Setting Up Alexa & Lambda

Now that we have the API set up, we will now set up Alexa and Lambda. 

If you have never heard of Lambda, it is a service offered by Amazon AWS that allows you to run functions without the use of a server (serverless). Without it, you would need to set up a server to make the GET request above. But instead, we will simply copy some code into Lambda that will execute the GET request once you give the proper command to Alexa. 

Remember, when using Alexa, we are always using two different services. The Alexa service, which recognizes and interprets your voice, and Lambda which does the actual computing and makes things happen. These are completely different services, so don't get confused. 

Let's set up Alexa first. 

Go to

Log in with THE SAME ACCOUNT that your Alexa device is logged into. Chances are it's your regular Amazon account that you use every day.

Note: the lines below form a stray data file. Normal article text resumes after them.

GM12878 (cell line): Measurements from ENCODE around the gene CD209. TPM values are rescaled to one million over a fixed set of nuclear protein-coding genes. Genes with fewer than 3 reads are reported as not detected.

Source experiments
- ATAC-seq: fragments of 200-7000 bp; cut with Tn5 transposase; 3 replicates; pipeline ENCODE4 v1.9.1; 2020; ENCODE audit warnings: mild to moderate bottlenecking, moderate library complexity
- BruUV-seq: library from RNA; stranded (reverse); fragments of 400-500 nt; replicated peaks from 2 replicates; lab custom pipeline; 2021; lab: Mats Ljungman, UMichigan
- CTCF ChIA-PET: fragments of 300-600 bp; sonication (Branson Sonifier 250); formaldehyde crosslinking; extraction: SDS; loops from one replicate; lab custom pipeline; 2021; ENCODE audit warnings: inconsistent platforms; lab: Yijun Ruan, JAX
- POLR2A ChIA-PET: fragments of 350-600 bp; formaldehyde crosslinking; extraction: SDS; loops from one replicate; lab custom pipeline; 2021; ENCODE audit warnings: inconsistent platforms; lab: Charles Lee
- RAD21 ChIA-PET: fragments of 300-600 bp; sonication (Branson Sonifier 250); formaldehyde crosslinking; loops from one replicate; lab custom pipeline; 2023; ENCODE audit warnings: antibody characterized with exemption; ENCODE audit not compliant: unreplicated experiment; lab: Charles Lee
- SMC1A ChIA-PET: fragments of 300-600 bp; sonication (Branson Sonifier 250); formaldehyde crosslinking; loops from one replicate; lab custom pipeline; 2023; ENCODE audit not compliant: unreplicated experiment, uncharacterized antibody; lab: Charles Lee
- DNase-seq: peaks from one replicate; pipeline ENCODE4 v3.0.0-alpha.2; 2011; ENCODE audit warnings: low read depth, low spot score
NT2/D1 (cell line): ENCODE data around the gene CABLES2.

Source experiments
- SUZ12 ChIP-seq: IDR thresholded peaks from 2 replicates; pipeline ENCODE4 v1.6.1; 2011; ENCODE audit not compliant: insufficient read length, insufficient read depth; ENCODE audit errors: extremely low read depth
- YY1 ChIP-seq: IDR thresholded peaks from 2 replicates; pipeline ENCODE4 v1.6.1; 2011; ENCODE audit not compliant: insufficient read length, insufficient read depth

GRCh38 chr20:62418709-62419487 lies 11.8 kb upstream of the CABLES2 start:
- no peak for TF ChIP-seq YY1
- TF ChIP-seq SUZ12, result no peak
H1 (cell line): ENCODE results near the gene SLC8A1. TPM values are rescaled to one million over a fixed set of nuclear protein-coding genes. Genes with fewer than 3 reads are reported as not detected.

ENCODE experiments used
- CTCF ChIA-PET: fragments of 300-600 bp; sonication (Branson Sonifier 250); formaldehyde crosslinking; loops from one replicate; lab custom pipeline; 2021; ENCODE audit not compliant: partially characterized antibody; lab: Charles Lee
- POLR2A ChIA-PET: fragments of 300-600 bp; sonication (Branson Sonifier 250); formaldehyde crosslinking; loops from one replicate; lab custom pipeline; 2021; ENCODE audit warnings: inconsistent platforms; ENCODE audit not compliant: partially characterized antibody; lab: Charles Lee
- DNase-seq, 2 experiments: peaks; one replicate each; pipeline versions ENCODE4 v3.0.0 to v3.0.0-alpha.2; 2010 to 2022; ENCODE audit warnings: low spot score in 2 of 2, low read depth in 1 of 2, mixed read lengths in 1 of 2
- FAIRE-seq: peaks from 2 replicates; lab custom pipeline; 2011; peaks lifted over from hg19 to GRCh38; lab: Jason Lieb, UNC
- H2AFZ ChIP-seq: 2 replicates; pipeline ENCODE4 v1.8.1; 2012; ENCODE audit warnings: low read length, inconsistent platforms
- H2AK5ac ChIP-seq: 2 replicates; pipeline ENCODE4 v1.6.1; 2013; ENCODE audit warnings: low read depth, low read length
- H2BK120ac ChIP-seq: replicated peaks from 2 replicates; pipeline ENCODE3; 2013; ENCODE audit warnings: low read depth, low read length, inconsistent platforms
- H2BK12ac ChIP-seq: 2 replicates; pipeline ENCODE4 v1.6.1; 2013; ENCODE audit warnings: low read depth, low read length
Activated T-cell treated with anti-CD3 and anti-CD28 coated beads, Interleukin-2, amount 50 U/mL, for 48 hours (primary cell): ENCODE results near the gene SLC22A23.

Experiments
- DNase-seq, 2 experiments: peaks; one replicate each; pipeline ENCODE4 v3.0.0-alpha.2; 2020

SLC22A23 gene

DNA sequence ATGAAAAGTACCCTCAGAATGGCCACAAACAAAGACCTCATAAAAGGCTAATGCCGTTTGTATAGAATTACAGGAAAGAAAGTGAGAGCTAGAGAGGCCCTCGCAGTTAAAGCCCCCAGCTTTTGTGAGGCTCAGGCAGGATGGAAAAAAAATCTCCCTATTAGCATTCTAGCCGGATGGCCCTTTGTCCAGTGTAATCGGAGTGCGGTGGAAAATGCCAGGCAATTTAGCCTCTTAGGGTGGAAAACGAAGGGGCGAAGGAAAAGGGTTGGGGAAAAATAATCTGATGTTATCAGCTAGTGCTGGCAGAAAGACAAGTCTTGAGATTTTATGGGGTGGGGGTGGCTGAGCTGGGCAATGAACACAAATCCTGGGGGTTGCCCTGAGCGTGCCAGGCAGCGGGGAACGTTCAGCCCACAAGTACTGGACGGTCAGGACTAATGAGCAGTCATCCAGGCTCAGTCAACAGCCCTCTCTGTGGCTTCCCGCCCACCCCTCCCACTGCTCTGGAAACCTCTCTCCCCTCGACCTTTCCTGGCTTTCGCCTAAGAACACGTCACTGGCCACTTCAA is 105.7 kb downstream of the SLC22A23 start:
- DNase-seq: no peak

This will ensure that your new app appears in your Alexa phone app. 

Now go to your Alexa Skills Developer Console

Click on Create Skill


We will create a Custom skill and Start from scratch. Enter a name and click Create


There are two ways to create your skill. You can use the JSON editor to code everything, or use the menus to visually enter everything. Let's use the JSON editor to add the code and then visually edit anything you might want. 

First locate the JSON editor on the left side and click on it. 

Copy the following code and paste it into the JSON editor. Be sure to remove the code that was previously there.  

Save everything by clicking on Save Model above. When you are ready to test, you can click on Build Model, which takes a minute to build everything. For now we will just save. 

Let's set the invocation name that you would like to say. This is the name of your device that you want to call. For example, if you call it "Morning Rod", you will say "Alexa, tell morning rod to turn on". This will allow Alexa to know what device to look for.